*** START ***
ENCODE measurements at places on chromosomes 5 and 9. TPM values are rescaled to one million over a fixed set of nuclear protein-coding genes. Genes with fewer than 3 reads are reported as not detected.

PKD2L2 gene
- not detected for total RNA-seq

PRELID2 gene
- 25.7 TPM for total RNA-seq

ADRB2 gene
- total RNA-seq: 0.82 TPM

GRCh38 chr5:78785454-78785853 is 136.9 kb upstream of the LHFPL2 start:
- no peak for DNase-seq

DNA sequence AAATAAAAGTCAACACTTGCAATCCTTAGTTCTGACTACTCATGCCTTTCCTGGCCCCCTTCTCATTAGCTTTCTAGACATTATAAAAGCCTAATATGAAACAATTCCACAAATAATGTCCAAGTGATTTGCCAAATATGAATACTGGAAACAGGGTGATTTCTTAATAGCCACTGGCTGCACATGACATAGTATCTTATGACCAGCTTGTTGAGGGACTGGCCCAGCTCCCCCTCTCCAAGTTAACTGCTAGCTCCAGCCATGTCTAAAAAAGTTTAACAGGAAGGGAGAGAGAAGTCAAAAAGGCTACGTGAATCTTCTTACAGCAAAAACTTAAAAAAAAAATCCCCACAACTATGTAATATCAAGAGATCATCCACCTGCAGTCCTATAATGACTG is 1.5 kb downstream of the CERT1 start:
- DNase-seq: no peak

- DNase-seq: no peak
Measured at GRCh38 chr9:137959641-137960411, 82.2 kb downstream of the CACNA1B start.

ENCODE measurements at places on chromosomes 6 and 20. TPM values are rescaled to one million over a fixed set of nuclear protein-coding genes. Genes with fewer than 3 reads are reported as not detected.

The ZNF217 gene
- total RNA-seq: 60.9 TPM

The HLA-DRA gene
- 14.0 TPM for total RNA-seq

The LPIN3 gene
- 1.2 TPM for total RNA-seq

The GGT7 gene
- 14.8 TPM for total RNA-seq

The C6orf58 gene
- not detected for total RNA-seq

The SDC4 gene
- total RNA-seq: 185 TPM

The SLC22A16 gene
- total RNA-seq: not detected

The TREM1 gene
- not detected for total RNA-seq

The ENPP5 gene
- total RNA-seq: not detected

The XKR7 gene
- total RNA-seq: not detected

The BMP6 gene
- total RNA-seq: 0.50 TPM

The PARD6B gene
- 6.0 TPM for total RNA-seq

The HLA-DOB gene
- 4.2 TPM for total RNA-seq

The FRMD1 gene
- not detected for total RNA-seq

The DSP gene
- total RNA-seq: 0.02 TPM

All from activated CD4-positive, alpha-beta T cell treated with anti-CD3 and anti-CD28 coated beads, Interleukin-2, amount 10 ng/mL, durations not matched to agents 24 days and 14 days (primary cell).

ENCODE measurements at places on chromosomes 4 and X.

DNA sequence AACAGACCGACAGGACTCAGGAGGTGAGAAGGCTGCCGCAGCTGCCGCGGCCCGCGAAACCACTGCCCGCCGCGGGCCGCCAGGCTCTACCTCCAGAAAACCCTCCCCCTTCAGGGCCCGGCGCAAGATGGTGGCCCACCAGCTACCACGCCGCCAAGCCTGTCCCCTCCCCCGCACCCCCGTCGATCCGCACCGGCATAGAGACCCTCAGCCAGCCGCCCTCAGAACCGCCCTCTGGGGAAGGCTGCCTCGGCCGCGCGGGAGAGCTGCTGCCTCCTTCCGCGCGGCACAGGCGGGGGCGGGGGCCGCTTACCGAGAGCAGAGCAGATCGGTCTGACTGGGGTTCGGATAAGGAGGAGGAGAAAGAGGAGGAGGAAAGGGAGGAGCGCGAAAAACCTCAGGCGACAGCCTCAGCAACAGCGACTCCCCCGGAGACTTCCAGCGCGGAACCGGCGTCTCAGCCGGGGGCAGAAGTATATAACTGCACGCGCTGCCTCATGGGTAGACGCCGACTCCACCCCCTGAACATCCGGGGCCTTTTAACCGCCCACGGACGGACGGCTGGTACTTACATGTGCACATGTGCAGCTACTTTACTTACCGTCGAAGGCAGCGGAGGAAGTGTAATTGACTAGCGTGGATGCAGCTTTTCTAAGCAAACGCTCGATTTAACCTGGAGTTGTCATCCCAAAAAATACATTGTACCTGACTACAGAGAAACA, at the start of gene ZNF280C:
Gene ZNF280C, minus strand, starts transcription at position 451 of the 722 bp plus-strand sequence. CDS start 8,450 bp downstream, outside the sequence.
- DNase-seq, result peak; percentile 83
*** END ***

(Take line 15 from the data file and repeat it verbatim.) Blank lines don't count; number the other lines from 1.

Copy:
The ZNF217 gene